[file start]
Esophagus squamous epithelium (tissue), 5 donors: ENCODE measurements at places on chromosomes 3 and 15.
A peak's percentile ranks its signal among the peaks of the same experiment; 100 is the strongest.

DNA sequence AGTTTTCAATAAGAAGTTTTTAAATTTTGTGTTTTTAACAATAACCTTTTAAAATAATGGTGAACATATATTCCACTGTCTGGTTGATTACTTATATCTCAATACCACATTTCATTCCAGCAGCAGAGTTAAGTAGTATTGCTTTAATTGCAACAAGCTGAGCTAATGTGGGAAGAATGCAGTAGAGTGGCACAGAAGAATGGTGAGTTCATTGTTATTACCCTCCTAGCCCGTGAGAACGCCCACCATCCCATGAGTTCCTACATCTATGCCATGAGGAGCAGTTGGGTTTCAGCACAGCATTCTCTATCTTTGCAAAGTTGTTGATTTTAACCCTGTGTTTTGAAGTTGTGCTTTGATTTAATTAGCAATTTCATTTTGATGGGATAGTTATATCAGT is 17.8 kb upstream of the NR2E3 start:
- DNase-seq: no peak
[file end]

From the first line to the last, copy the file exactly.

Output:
Esophagus squamous epithelium (tissue), 5 donors: ENCODE measurements at places on chromosomes 3 and 15.
A peak's percentile ranks its signal among the peaks of the same experiment; 100 is the strongest.

DNA sequence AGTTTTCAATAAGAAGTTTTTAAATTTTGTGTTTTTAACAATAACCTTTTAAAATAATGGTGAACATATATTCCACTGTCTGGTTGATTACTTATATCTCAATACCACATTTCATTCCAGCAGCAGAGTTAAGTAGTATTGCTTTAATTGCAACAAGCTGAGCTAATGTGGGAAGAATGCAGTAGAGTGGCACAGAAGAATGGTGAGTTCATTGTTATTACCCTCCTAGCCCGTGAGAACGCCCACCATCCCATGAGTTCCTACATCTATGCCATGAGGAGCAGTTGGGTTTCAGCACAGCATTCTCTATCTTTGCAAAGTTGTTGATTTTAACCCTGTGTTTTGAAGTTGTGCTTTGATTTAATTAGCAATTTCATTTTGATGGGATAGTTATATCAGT is 17.8 kb upstream of the NR2E3 start:
- DNase-seq: no peak